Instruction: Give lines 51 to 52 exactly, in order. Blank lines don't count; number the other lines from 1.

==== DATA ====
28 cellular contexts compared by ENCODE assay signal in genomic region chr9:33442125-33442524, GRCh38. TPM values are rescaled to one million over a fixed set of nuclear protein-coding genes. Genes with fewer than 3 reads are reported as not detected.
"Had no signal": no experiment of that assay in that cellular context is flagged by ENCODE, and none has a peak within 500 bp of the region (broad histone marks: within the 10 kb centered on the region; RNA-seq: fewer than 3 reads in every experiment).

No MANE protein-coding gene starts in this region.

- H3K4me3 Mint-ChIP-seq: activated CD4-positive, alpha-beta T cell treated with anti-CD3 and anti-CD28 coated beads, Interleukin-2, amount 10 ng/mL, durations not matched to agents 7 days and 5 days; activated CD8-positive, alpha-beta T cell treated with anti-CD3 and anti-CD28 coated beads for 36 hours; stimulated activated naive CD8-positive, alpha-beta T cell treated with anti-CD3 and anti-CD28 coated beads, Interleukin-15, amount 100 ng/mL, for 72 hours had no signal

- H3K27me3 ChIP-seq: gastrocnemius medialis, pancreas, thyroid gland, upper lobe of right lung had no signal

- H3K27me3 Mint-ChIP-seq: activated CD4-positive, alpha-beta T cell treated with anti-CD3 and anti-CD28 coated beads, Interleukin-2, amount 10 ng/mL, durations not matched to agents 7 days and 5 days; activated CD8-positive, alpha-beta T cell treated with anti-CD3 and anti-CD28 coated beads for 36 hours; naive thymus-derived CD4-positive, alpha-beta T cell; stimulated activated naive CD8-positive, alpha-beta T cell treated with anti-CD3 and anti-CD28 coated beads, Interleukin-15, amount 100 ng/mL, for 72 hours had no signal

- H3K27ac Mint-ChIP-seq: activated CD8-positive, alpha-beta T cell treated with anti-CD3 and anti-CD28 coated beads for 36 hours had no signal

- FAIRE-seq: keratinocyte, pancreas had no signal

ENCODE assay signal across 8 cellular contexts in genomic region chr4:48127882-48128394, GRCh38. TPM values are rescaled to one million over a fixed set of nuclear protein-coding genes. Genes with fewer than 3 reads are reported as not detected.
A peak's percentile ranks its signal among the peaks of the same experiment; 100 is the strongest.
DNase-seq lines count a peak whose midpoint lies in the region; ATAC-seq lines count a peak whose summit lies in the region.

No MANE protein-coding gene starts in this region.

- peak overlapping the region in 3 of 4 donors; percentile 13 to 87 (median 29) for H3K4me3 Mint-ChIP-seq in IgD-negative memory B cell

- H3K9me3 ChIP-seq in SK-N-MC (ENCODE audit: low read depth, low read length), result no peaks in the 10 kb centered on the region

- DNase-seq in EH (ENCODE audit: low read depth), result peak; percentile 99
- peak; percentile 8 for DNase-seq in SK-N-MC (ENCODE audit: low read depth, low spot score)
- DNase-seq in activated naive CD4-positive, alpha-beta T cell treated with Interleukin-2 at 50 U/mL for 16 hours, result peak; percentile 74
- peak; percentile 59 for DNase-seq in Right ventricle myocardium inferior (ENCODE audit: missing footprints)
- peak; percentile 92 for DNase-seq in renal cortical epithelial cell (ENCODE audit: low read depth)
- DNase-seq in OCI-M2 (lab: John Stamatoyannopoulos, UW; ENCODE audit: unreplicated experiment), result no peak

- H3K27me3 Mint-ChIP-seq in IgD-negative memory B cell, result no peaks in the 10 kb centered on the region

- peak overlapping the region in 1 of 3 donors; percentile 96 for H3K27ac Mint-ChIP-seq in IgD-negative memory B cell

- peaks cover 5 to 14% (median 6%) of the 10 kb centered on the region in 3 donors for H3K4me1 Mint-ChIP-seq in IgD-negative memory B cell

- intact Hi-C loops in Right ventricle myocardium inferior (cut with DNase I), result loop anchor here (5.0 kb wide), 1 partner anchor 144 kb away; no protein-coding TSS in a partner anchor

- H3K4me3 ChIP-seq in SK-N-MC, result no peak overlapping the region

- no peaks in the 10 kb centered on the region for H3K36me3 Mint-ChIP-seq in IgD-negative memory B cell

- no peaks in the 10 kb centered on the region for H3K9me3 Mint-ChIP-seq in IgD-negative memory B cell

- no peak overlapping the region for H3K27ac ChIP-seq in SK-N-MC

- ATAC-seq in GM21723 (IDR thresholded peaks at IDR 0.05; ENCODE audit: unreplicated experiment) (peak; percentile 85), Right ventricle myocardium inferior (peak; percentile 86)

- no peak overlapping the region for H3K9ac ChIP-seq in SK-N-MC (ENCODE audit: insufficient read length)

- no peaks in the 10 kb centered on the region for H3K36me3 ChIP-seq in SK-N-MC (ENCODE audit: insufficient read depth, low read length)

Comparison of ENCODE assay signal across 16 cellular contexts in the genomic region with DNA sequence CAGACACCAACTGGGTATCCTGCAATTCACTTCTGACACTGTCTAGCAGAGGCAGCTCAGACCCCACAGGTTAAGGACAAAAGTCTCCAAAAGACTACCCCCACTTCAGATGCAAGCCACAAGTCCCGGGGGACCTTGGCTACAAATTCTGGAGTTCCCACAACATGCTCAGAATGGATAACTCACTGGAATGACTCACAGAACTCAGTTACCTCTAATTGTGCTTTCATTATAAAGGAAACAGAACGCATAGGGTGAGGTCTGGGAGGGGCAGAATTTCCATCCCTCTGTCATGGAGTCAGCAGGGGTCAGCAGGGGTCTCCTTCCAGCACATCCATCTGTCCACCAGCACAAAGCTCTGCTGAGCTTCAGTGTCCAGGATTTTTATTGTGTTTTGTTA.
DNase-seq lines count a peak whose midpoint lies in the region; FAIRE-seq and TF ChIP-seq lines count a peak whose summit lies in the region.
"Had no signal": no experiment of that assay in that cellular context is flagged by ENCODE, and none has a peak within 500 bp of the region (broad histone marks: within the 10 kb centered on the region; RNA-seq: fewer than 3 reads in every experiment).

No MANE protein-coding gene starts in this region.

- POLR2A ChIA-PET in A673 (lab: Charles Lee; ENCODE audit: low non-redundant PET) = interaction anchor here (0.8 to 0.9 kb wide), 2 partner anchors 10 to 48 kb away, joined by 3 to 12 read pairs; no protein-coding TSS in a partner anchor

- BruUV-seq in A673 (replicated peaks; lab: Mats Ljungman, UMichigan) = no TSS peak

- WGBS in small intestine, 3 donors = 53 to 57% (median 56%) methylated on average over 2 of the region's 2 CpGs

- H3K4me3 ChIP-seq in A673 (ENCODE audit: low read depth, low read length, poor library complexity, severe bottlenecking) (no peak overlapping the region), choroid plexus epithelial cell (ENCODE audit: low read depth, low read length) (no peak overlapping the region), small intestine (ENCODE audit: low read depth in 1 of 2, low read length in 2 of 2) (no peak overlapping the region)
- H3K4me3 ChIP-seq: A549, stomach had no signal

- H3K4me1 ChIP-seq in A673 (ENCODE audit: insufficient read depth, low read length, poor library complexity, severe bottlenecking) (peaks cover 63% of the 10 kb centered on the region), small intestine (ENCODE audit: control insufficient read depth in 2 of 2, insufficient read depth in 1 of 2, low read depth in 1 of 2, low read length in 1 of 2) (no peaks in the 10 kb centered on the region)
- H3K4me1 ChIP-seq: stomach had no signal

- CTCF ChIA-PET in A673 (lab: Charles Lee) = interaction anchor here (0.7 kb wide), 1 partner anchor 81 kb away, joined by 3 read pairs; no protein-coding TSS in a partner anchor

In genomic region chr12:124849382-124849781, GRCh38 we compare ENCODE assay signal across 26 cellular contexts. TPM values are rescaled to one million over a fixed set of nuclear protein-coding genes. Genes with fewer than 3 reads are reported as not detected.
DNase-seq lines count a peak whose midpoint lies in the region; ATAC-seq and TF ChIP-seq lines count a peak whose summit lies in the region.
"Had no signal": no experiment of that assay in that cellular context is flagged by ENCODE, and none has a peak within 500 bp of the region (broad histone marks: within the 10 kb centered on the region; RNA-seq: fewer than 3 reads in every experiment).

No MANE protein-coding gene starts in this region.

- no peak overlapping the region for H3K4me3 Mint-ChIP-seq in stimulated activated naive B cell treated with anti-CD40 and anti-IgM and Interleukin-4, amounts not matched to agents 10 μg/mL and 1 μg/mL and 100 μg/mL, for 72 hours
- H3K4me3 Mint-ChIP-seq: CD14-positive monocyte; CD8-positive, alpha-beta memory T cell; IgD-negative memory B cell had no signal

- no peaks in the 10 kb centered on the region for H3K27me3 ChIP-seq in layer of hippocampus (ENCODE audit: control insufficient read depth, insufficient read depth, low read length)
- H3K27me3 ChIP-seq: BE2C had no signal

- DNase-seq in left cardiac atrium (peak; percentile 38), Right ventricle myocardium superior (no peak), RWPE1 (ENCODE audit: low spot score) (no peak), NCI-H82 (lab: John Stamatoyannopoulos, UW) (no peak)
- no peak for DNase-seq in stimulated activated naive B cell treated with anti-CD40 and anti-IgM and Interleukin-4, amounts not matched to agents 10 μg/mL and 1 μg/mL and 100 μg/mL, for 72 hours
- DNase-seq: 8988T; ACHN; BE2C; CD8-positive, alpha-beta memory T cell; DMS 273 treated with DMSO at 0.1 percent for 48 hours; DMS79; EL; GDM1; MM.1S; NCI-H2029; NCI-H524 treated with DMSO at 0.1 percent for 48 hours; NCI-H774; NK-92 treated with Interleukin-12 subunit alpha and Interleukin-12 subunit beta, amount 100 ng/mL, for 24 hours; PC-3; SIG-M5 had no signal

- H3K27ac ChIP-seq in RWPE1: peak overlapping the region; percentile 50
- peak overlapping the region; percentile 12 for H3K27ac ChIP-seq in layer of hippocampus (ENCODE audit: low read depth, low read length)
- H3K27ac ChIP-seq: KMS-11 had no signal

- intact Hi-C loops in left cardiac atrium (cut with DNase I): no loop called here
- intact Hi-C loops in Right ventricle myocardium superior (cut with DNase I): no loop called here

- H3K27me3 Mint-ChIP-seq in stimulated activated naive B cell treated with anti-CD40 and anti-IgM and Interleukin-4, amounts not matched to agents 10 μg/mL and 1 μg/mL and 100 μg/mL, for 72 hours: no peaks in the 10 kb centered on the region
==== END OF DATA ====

- H3K27me3 ChIP-seq: BE2C had no signal

- DNase-seq in left cardiac atrium (peak; percentile 38), Right ventricle myocardium superior (no peak), RWPE1 (ENCODE audit: low spot score) (no peak), NCI-H82 (lab: John Stamatoyannopoulos, UW) (no peak)